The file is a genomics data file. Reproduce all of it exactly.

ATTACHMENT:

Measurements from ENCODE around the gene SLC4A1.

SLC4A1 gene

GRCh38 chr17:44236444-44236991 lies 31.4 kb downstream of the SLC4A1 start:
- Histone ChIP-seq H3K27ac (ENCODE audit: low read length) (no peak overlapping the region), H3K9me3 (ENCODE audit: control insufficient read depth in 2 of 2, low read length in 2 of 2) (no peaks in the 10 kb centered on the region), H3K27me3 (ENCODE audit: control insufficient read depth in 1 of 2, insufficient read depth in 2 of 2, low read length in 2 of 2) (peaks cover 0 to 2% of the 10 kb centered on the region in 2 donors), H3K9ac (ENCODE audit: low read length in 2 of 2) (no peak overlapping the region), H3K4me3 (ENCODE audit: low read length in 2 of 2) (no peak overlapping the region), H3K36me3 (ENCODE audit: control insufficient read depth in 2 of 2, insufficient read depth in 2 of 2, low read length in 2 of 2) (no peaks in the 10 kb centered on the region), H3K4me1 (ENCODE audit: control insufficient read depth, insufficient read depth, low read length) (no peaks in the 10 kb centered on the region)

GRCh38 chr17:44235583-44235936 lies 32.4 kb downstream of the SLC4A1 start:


Measurements from ENCODE around the gene SLC4A1.

SLC4A1 gene

GRCh38 chr17:44236444-44236991 lies 31.4 kb downstream of the SLC4A1 start:
- Histone ChIP-seq H3K27ac (ENCODE audit: low read length) (no peak overlapping the region), H3K9me3 (ENCODE audit: control insufficient read depth in 2 of 2, low read length in 2 of 2) (no peaks in the 10 kb centered on the region), H3K27me3 (ENCODE audit: control insufficient read depth in 1 of 2, insufficient read depth in 2 of 2, low read length in 2 of 2) (peaks cover 0 to 2% of the 10 kb centered on the region in 2 donors), H3K9ac (ENCODE audit: low read length in 2 of 2) (no peak overlapping the region), H3K4me3 (ENCODE audit: low read length in 2 of 2) (no peak overlapping the region), H3K36me3 (ENCODE audit: control insufficient read depth in 2 of 2, insufficient read depth in 2 of 2, low read length in 2 of 2) (no peaks in the 10 kb centered on the region), H3K4me1 (ENCODE audit: control insufficient read depth, insufficient read depth, low read length) (no peaks in the 10 kb centered on the region)

GRCh38 chr17:44235583-44235936 lies 32.4 kb downstream of the SLC4A1 start: